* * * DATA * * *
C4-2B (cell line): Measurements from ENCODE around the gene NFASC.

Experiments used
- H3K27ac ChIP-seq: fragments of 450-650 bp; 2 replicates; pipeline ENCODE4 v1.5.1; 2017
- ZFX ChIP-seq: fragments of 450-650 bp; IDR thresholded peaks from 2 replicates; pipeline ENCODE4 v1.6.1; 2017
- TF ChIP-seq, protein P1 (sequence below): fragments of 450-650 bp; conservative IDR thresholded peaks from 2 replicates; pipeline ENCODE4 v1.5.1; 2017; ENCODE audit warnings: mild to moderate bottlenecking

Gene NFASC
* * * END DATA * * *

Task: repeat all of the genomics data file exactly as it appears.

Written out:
C4-2B (cell line): Measurements from ENCODE around the gene NFASC.

Experiments used
- H3K27ac ChIP-seq: fragments of 450-650 bp; 2 replicates; pipeline ENCODE4 v1.5.1; 2017
- ZFX ChIP-seq: fragments of 450-650 bp; IDR thresholded peaks from 2 replicates; pipeline ENCODE4 v1.6.1; 2017
- TF ChIP-seq, protein P1 (sequence below): fragments of 450-650 bp; conservative IDR thresholded peaks from 2 replicates; pipeline ENCODE4 v1.5.1; 2017; ENCODE audit warnings: mild to moderate bottlenecking

Gene NFASC